- Slice the oranges. When the beets are baked and cooled a bit, assemble the salad by cutting open burrata, and layering oranges, beets, and greens along plate. Drizzle olive oil and orange juice over salad, as well as hemp seeds and pepitas.
This, right here. This hit the spot for a springtime veggie lovers comfort food meal. I roasted and kale and carrots in a miso paste + olive oil mixture to make this extra savory. The roasted kale along with the pepitas on top added a nice bit of crispiness. This could be great on the grill as well or with alternate toppings, but it turned out beautifully as is.
Makes 2 pizzas
- 2 pieces of naan bread
- 4-5 carrots, sliced in half lengthwise
- 3 large leaves of red kale, stems removed and cut into smaller (1-2 inch) pieces
- 3 oz. fromage blanc or spreadable goat cheese
- 1/2 c. pepitas (pumpkin seeds)
- 1 c. olive oil
- 1/2 tbsp miso paste (shiro miso is great)
- 1 clove garlic, minced
- ~ 1/2 tbsp lemon juice
- salt & pepper
- Pre-heat oven to 400° and set halved carrots onto baking sheet.
- Make the miso oil by mixing the olive oil, miso paste, garlic, and lemon juice in a small bowl. Drizzle about 3/4 of the miso oil mixture onto the carrots, leaving the other 1/4 in the bowl. Scramble the carrots to completely cover in miso oil, then spread out in a row to evenly roast. Season with a dash of salt and pepper. Bake for 25 minutes at 400, flipping halfway through.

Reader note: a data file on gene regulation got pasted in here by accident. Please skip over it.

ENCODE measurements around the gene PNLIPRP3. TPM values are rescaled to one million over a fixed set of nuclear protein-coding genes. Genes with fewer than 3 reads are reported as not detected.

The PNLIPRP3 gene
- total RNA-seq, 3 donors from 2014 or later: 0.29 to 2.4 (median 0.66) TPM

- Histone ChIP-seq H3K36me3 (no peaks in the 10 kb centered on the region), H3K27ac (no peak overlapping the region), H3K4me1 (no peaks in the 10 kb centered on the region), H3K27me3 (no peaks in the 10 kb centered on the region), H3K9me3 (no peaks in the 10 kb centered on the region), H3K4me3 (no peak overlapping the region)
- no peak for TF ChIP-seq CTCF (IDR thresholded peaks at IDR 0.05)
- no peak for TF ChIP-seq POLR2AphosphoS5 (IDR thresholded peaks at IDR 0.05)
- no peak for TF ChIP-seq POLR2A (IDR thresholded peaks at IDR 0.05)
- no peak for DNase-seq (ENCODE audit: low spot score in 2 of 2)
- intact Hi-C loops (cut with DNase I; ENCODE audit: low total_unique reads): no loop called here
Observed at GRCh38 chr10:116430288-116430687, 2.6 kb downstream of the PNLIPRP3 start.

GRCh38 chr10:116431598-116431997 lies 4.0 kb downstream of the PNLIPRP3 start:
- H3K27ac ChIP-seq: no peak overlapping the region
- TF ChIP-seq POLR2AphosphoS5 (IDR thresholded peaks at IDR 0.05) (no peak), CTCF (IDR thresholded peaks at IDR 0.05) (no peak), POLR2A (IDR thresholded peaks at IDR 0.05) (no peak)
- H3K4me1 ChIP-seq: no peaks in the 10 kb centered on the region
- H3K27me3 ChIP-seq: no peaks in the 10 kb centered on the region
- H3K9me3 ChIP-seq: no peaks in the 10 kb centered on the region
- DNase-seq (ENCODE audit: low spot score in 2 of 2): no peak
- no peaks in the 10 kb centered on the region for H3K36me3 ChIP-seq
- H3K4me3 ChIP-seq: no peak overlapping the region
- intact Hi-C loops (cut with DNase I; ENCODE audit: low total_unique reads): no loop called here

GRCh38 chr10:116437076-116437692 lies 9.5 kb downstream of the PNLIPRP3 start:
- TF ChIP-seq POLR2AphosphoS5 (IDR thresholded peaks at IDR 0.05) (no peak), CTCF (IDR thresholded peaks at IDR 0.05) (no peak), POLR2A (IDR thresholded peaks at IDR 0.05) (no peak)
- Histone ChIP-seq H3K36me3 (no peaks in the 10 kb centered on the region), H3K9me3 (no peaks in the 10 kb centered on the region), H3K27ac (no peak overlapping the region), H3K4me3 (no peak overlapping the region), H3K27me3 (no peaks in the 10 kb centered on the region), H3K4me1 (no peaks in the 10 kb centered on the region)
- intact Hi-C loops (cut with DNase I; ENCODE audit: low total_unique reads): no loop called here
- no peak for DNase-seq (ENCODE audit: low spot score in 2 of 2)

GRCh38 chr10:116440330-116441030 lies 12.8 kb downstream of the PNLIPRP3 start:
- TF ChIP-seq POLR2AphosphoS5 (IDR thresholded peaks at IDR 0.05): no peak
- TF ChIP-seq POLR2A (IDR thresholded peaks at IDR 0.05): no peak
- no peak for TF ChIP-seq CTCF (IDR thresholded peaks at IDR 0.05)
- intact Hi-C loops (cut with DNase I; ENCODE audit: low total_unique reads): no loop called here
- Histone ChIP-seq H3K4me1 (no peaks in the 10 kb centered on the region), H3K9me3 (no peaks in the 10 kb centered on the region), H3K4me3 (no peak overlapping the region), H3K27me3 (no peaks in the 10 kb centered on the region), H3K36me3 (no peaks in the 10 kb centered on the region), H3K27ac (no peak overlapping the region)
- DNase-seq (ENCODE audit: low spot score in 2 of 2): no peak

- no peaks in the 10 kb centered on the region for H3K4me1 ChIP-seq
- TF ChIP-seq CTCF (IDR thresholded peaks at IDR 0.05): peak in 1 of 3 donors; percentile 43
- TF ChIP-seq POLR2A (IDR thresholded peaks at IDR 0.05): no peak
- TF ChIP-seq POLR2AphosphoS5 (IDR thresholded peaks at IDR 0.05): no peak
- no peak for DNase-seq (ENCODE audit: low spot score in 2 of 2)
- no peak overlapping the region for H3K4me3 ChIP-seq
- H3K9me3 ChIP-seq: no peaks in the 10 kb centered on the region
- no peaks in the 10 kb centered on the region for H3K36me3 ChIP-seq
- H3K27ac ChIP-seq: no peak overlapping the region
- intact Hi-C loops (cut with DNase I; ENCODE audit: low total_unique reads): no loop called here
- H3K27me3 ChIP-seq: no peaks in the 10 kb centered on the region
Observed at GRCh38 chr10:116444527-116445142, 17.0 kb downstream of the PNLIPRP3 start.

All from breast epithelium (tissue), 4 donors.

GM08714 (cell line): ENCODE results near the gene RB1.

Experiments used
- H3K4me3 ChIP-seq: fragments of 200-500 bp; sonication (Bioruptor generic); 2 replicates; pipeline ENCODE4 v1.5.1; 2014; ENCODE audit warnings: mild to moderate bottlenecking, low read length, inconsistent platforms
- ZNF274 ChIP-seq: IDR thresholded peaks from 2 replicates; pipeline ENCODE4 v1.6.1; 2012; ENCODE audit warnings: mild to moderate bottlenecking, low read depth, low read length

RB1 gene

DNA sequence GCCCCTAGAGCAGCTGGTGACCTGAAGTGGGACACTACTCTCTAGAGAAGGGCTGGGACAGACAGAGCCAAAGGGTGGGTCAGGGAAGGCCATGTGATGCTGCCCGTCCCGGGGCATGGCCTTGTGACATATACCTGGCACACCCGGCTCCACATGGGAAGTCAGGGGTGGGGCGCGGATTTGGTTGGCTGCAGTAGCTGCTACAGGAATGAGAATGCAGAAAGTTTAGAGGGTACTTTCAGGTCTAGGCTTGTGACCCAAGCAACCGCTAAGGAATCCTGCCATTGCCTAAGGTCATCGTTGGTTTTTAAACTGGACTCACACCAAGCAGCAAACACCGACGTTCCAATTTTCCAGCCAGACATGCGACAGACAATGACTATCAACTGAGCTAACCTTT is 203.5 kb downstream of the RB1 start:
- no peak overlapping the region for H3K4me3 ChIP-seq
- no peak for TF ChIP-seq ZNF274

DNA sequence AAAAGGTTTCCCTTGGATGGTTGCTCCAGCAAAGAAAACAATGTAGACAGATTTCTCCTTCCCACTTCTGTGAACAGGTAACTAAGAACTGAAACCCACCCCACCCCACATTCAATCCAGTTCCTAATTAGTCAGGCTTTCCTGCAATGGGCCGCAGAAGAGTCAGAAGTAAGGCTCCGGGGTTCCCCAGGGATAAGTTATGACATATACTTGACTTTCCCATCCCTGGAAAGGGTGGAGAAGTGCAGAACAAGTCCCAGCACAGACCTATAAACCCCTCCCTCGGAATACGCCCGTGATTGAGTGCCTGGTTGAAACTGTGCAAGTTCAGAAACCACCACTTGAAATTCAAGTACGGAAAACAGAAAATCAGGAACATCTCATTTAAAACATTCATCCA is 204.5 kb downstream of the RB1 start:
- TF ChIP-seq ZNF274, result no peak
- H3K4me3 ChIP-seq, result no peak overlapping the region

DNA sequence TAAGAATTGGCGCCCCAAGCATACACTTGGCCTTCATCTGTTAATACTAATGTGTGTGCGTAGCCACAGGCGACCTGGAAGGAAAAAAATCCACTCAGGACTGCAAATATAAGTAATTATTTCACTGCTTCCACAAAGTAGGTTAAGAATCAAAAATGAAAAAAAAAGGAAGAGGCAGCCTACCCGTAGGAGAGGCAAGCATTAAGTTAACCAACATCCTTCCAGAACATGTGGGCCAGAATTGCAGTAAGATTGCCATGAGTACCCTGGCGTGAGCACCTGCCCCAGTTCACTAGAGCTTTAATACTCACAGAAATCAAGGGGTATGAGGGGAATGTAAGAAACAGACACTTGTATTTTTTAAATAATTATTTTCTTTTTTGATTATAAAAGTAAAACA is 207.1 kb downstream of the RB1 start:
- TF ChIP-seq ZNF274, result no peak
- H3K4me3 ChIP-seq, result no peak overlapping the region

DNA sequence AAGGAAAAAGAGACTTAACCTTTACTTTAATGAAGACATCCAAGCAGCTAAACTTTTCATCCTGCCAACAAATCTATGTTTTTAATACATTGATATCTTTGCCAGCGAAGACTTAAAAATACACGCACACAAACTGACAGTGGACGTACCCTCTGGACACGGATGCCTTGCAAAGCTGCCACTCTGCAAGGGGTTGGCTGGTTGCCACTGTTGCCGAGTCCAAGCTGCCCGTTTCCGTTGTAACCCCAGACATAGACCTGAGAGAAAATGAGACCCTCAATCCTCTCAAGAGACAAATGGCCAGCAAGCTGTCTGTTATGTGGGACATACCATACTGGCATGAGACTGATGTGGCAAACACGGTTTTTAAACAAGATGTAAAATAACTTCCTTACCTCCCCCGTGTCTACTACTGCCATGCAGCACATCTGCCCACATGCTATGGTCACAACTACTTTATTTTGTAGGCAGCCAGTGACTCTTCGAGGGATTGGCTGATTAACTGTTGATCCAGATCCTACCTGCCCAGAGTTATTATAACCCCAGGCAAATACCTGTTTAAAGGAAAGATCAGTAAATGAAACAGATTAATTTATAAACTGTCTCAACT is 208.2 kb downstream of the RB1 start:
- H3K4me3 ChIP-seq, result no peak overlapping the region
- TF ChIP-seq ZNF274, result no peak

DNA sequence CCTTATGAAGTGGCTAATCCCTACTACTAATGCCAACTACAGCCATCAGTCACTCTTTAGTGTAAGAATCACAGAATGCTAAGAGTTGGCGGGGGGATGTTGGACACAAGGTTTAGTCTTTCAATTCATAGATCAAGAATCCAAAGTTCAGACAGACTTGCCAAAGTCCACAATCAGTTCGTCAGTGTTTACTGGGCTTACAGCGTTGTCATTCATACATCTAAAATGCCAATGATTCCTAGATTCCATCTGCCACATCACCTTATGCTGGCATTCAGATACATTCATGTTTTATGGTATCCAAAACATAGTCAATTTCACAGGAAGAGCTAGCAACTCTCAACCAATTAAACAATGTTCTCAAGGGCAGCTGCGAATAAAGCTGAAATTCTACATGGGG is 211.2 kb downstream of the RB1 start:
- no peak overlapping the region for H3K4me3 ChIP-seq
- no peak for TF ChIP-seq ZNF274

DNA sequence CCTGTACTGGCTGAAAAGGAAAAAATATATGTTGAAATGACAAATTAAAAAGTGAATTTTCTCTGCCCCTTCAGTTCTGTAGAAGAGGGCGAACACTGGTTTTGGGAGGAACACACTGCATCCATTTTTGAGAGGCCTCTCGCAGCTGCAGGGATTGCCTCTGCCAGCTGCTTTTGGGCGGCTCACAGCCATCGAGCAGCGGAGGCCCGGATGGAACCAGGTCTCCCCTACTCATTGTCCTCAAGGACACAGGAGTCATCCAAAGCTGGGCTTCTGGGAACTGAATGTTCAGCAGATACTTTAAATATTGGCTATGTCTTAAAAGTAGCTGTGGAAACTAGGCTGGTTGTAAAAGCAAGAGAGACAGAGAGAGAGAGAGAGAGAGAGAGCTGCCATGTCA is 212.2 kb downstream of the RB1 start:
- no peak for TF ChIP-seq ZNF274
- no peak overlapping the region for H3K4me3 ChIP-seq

- Toss the kale pieces in the bowl with the remaining miso oil and lightly coat. When there are about 5 minutes left for the carrots to bake, pull out the baking sheet and sprinkle the kale evenly over the carrots. Return baking sheet to oven and throw in the naan slices as well.
- After the final 5 minutes, the kale should be getting slightly crispy with browning edges. If not, leave it in for another minute. Finally, remove naan and carrots/kale. Spread a layer of fromage blanc onto each slice of naan. Layer on carrots and kale, and top with pepitas. Slice and enjoy!
Tip: When making the miso oil, the miso and olive oil may not fully mix. Taking the miso paste out of the fridge and allowing it to get to room temp definitely helps, but a “rough mix” works fine. I vigorously mix with a fork for 20 seconds, then a whisk for 20 seconds more, and quickly drizzle onto carrots with a spoon.